The global public health threat of Measles has also affected Canada. Nine recent confirmed cases of the disease have sparked a discussion about its prevention, including vaccination. The particular outbreak is linked to one family whose children never got their MMR vaccine which protects against measles. Now, the ongoing outbreak is leading young Canadians to get vaccinated, even if it’s against their parents’ wishes.
According to the doctors in BC, they have seen a significant rise in the number of Canadian teens and young adults who go out to get the MRR vaccine since the outbreak has started.
According to Dr. Eric Cadesky, is the president of Doctors of BC, he has seen the increase in young patients coming to get vaccinated with his own eyes and he has also heard from other doctors that the panic to get immunized by Canadian youngsters is happening everywhere.
Dr. Cadesky added that the recent surge of young people getting vaccines have seen teenagers getting them amid their parents’ decision for them not to.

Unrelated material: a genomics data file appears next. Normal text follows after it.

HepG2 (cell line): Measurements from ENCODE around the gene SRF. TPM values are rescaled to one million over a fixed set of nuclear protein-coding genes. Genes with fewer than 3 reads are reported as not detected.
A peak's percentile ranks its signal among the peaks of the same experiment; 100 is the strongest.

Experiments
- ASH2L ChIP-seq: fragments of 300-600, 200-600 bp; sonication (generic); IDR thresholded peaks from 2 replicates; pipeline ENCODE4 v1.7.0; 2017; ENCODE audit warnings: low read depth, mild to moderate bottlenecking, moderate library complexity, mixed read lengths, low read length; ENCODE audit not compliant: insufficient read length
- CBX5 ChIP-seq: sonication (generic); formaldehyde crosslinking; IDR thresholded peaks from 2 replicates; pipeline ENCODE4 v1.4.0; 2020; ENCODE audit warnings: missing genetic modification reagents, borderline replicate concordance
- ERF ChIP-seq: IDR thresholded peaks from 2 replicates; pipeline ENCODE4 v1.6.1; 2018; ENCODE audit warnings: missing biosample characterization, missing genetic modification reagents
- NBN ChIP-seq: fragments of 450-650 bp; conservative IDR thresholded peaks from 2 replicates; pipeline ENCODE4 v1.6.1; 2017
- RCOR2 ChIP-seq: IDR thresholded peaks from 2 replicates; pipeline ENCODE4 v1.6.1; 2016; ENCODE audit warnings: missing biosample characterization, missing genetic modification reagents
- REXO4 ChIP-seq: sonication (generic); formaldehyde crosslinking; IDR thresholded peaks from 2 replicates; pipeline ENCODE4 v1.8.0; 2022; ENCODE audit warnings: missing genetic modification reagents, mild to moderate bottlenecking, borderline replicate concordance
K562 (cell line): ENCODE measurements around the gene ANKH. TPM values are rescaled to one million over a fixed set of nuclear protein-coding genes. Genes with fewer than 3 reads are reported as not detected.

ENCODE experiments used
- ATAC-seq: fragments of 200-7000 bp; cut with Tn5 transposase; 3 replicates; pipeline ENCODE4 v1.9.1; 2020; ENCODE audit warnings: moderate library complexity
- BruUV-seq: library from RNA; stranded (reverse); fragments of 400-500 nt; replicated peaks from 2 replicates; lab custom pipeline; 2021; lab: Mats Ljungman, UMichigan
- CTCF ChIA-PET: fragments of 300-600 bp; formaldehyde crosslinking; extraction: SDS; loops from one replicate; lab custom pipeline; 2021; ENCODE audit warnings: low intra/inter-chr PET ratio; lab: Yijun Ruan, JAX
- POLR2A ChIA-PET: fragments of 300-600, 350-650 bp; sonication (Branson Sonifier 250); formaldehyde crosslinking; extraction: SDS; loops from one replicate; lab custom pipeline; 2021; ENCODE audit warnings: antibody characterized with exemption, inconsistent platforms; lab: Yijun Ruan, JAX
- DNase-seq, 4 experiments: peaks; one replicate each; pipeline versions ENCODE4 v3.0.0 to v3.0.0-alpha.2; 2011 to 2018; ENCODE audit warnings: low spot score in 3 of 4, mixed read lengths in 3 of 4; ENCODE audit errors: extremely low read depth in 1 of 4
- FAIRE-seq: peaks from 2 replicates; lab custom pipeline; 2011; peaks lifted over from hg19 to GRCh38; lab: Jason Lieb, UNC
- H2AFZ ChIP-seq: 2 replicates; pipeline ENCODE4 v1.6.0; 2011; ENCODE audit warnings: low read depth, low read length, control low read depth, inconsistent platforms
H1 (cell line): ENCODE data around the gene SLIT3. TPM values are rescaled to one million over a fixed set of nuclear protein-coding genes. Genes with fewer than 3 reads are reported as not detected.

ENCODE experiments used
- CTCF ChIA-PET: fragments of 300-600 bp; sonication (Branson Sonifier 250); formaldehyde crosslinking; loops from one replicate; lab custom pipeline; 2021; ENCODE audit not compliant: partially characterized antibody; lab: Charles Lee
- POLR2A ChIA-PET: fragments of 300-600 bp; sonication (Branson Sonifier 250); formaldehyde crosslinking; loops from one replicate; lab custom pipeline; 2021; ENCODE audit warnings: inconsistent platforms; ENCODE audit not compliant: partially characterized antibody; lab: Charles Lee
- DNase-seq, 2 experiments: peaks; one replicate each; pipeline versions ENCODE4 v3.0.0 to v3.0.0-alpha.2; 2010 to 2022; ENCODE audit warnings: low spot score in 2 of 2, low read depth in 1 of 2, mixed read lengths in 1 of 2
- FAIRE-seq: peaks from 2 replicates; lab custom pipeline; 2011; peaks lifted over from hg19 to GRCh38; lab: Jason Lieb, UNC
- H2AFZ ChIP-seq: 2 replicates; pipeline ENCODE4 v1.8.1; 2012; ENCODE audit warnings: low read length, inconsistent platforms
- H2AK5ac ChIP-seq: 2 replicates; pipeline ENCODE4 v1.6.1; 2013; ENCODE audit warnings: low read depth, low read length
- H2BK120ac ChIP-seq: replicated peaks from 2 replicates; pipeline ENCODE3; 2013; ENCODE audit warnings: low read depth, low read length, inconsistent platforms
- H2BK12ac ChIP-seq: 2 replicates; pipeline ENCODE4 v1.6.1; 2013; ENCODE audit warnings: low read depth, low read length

“I’ve heard of people throughout Canada and even doctors around the world saying that millennials are using these outbreaks as an opportunity to revisit the decision that their parents had made for them,” he told CBC.
Canada’s chief health officer, Dr. Theresa Tam also weighed in on this wave of later in life vaccinations saying “I don’t think it’s too late ever to get your measles immunization up to date.”
Typically, MMR vaccines that give protection against measles, mumps, and rubella, is given to children in two doses, the first when the kids are around one year old, and the second is anytime between 18 months and when they start school.
However, in some cases, people weren’t vaccinated on that schedule. For example, anyone born between 1970 and 1996 likely would have received only one dose of the MMR vaccine, since the second dose method wasn’t added until 1996. There are also all the people whose parents chose not to get them vaccinated.
If you have never been vaccinated or infected then your immunity to measles, mumps, or rubella, is zero. If you only had one dose of MMR, then your resistance is around 85 to 95%. After two doses of the vaccine, immunity is nearly 100%.
According to Dr. Tam, it is these high immunity number that makes the MMR vaccine one of the most effective preventive technique against measles, mumps, and rubella. /apr